Book Reviews

Additions to the Bibliography on Mind and Consciousness

compiled by Piero Scaruffi

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(Copyright © 2000 Piero Scaruffi | Legal restrictions )

Haken, Hermann: SYNERGETICS (Springer-Verlag, 1977)

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Halpern, Diane: THOUGHT AND KNOWLEDGE (Lawrence Erlbaum, 1995)

Third edition of a popular text, written in a conversational style, on the development of critical thinking and learning skills.

Halpern, Mark: BINDING TIME (Ablex, 1990)

A collection of essays criticizing popular assumptions by computer scientists, starting with Turing's test itself.

Hamblin, Charles: IMPERATIVES (Basil Blackwell, 1987)

The book describes Hamblin's action-state semantics for dealing with imperatives. The theory provides for a time scale, distinction between actions and states, physical and mental causation, agency and action-reduction, and intensionality.


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Hamilton, Ternell: PROCESS AND PATTERN IN EVOLUTION (MacMillan, 1967)

Mutation, recombination, selection and isolation are the driving forces of evolution. Natural selection results in differential reproduction, i.e. in adaptation of populations, i.e. in evolutionary change. The phenotype of an organism is the result of the conflict between different selection forces. The individual is the unit of natural selection, gene substitution is the unit process in adaptation, and the species is the major unit of evolution.
Hamilton thinks that evolution is accelerated by parasites. Organisms adopted sexual reproduction in order to cope with invasions of parasites. Life is a symbiotic process which necessitates of competitors.

Hamilton, William Donald: NARROW ROADS OF GENE LAND (W.H. Freeman, 1996)

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Hampson, Peter & Morris, Peter: UNDERSTANDING COGNITION (Blackwell, 1995)

An introduction to the main topics of cognitive psychology: memory, vision, language, attention. Three paradigms for studying cognition are discussed: artificial intelligence, cognitive science and connectionism.

Hanson, Norwood: PATTERNS OF DISCOVERY (Cambridge Univ Press, 1958)

We see what we know. In order to see what another person sees we first need to learn what he knows. As we learn new knowledge, the world as we perceive it changes.

Hardcastle, Valerie: LOCATING CONSCIOUSNESS (John Benjamins, 1995)

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Hardin, Larry: COLOR FOR PHILOSOPHERS (Hackett, 1988)

This was the Bible of "color eliminativism" (the theory that objects do not have colors, that colors are only in our minds) Philosophers engaged into lengthy discussions on this theory, that simply states the obvious: brains are slightly different, thus they see slightly different colors. It would be surprising if all brains saw the exact same colors.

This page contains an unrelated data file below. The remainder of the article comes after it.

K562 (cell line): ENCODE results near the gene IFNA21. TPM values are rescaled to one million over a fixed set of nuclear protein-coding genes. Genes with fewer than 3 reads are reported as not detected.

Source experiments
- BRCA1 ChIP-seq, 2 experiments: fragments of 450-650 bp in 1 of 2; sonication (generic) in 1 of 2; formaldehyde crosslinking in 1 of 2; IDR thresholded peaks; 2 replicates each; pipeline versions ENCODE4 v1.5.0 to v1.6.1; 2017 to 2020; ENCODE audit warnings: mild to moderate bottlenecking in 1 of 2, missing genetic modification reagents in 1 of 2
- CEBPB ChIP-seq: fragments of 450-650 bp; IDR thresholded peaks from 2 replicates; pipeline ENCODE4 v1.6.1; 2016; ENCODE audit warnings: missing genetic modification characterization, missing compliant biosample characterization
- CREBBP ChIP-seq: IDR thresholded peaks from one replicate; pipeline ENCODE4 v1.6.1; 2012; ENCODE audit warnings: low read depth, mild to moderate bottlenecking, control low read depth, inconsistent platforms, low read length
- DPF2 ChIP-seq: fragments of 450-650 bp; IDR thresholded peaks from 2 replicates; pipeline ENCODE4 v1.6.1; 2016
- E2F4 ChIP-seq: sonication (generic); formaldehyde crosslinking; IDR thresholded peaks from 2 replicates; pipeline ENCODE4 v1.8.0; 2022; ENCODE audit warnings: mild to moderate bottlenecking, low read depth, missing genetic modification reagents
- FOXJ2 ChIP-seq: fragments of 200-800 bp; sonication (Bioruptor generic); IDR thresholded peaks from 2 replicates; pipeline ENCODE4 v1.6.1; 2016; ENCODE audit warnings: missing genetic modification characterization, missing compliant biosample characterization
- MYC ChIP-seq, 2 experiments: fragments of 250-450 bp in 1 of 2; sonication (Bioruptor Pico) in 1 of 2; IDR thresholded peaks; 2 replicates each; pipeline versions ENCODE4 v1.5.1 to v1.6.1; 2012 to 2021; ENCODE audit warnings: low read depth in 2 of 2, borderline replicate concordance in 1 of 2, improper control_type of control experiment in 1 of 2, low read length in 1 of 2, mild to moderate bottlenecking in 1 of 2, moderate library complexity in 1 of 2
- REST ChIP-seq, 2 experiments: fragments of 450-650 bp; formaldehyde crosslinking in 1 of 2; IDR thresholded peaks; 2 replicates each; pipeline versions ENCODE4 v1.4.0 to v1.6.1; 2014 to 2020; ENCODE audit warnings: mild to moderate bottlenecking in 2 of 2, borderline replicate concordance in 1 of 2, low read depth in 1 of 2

Harris, Sam: "Free Will" (Free Press, 2012)

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An excellent textbook on how to process natural language with a computer. It starts with a historic review, from Chomsky to Fillmore's case grammar and generative semantics. The main chapters address transformational generative grammar (phrase marker, transformational rules, etc); transition networks (recursive and augmented); case grammar; semantic networks; Schank's conceptual dependency; knowledge representation (scripts, frames).

Harth, Erich: CREATIVE LOOP (Addison-Wesley, 1993)

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A textbook on neural networks that begins with linear threshold gates, expands computational properties into the most popular supervised and unsupervised learning rules. A neural network is defined as a parallel computational model comprised of densely interconnected adaptive processing units in which learning by example replaces programming.. Neural learning is viewed mathematically as a search/approximation method. Extensive treatment is provided of adaptive multilayer networks. The book makes an effort to provide a unified and logical summary of the field.

Hassoun, Mohamad: ASSOCIATIVE NEURAL MEMORIES (Oxford, 1993)

Articles by James Anderson, Pentti Kanerva, Amir Dembo and lots of japanese contributions.

Haugeland, John: MIND DESIGN II (MIT Press, 1997)

The revised edition of the original collection of papers on Artificial Intelligence (which came out in 1981), focusing on the debate around Turing's test.

Haugeland, John: ARTIFICIAL INTELLIGENCE (MIT Press, 1985)

An introduction to the field, that begins with an overview of modern science and explains the basic concepts for a broad audience.


A general overview of animal communication.

Hawkins, Jeff: ON INTELLIGENCE (Henry Holt, 2004)

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Hayes-Roth Frederick: BUILDING EXPERT SYSTEMS (Addison Wesley, 1983)

Hayles, Katherine: "How We Became Post-Human" (1999)

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Haykin, Simon: NEURAL NETWORKS (Macmillan, 1994)

One of the most comprehensive and updated surveys of neural network algorithms.

Hebb, Donald: ESSAY ON MIND (Lawrence Erlbaum, 1980)